Note: this essay was originally published at bookstr.com
When I was in fourth grade or thereabouts, my English teacher asked the class to imagine we were leaving home, and could take only a single backpack with us. We were to write down everything that would go into the pack, understanding that anything that didn’t would be gone for good. We had ten minutes.
I don’t remember what I chose exactly—or even generally—but I remember thinking hard about my choices. The question to me felt like an issue of priorities. Which of my things could I simply not do without? How many of my possessions really mattered, and how many were mere “stuff”? My guess, though, is that my list was one of favorites, a top ten or twenty roster of toys, books, gadgets and trinkets. I’d definitely have tried to fit in a videogame or two, probably without success. But as it turned out, this wasn’t the simple exercise in materialism I was expecting—it was an introduction to a book we were about to read for class: Number the Starsby Lois Lowry. Number the Stars—now a modern classic—tells the story of a Jewish family’s escape from Nazi-occupied Denmark during the Second World War. My imaginary backpack wasn’t a game or a puzzle, as I’d assumed, but a real choice real people had to make; it wasn’t about what I took with me, but what I’d have to leave behind. Pretty heavy stuff for a kid, to be sure. Fortunately Number the Starswas a damn good book.
I still think about my fictional backpack on occasion, not so much in terms of what it might contain, but in the context of news from around the world, of people in circumstances that force them to do what I (privileged American that I am) have only ever faced in my imagination. That old thought experiment, paired with Lowry’s superb novel, made the concept of fleeing home relevant to me in a way I sincerely doubt a discussion of geopolitics in the 1930s and ’40s ever could. It was a small step toward understanding, but it’s stayed with me, a frame of reference urging me to imagine myself in the place of people fleeing violence or instability—and there have been too many examples to list in the years since—all thanks to Number the Stars.
More than any other means of storytelling, literature—fiction in particular—is remarkable for its ability to foster empathy. In contrast to film and television, with their focus on the visual, books invite readers into their subject’s interior, to hear their thoughts, to relate and identify. Books aimed at young readers often feature characters of a similar age to that of their intended audience—an instant point of contact, given the many universals of childhood and adolescence—but that’s neither a rule nor a necessity. Sometimes a dramatic shift in perspective is just what’s needed to bring about a connection.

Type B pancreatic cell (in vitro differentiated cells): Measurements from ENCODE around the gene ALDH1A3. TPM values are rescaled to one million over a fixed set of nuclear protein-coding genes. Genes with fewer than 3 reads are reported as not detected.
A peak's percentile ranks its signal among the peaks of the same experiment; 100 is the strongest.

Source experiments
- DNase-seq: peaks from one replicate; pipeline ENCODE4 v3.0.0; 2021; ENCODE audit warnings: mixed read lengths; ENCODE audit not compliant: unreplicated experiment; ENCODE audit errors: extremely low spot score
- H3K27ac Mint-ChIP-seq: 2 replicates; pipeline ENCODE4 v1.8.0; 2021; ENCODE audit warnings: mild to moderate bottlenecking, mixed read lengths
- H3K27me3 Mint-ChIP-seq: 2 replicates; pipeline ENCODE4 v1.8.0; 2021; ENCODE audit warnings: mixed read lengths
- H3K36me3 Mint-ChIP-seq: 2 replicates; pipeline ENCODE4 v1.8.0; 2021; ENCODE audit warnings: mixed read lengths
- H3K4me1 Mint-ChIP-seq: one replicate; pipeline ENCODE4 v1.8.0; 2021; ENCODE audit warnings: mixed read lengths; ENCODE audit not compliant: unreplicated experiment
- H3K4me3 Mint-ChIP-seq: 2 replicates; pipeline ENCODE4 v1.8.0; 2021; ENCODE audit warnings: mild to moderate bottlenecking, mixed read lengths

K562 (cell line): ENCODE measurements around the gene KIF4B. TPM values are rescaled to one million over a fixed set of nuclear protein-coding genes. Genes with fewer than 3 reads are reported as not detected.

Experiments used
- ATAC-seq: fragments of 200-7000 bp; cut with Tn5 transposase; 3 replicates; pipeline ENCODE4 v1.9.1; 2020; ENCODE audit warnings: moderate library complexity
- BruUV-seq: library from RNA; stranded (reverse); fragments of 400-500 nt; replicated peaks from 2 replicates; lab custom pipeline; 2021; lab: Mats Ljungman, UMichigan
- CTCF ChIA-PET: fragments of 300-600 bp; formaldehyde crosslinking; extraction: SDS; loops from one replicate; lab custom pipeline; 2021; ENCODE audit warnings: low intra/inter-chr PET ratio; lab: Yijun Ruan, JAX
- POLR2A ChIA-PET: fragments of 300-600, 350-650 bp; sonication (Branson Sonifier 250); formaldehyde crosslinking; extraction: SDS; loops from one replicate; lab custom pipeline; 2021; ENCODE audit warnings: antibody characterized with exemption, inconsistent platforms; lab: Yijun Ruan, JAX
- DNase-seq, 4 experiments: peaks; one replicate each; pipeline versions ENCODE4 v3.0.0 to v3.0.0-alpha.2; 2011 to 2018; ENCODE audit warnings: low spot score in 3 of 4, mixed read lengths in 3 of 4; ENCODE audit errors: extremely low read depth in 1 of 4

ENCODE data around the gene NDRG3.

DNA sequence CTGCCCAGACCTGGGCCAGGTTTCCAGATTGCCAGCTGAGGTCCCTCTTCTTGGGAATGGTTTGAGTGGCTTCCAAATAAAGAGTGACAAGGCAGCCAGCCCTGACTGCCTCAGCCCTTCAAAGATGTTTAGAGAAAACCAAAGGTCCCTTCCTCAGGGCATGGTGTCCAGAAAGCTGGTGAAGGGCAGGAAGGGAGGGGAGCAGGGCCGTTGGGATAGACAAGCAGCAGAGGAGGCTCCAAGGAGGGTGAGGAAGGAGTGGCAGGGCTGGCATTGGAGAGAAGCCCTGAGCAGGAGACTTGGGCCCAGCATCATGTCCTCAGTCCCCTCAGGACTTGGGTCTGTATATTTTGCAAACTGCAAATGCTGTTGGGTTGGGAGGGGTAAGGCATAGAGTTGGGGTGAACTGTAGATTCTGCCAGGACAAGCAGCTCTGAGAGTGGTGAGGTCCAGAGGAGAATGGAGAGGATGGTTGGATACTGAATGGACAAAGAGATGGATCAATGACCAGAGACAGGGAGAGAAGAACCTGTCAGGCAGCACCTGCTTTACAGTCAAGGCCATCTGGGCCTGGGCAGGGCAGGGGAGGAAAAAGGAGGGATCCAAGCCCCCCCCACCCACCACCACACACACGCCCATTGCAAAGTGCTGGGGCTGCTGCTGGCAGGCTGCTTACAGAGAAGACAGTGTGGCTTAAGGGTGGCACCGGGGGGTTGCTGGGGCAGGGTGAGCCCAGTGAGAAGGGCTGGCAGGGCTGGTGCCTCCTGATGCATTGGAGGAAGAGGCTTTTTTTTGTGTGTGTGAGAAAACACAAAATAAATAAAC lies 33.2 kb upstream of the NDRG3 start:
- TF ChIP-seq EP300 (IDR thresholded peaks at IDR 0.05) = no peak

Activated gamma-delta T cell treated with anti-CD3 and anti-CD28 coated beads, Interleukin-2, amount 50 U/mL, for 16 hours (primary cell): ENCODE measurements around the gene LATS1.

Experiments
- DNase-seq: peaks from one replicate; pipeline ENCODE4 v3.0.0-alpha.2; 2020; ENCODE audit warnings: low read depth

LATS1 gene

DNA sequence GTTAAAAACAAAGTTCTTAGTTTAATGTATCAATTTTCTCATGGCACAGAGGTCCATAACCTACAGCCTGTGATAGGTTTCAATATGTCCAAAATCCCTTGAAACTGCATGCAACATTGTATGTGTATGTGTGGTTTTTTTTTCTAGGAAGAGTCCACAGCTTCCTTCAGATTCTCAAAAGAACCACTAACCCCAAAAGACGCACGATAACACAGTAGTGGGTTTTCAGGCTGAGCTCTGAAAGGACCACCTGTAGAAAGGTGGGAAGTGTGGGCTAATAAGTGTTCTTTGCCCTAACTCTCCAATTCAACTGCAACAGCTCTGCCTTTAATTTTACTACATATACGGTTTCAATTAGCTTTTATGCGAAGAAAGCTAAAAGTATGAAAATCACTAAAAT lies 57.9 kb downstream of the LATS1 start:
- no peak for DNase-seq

We live in a big, loud, chaotic world, and often it’s easy to miss, or outright ignore, conflicts going on in other parts of the globe, to dismiss them simply because they’re happening somewhere else. But circumstances that might seem limited to a particular time, place, or culture, both historically and geographically remote, can become universal through fiction. A war between fantasy kingdoms or space empires might not have any direct referent in the daily headlines, but can still provide a context for processing them, and of relating to the real people involved.
When I began writing the book that would become Ninth City Burningin 2013, the Syrian Civil War was gaining a new and frightening momentum. All across the country, people were being forced to flee their homes ahead of the spreading violence; I doubt many had time to fill a backpack first. My novel, an alien invasion story blending science fiction and fantasy, isn’t any kind of allegory for the war in Syria—still ongoing almost four years later—but that conflict was very much in my mind as I developed my characters, young people of varying ages and circumstances, pulled from different societies and backgrounds, but alike in that they lived in a world defined by violence. That violence isn’t an immediate presence, however, at least not as the story begins. War to them is something real but distant. They can depend on a basic level of stability and security: they have the familiar comforts of friends and family, of school or work. And then war comes calling for them, and they have to choose what to keep, and what to let go. I wanted to create characters in whom my readers could see something of themselves, whose thoughts and emotions and motivations would feel familiar, even if their world was completely alien (in some cases literally).
I wouldn’t wish the kind of experience my characters go through on anyone—war, even fantastical war, is a terrible thing—but I can still hope that, when they watch or hear or read stories about people enduring the real thing, they’ll feel a connection, however basic, and think, This is happening to someone real, someone like me.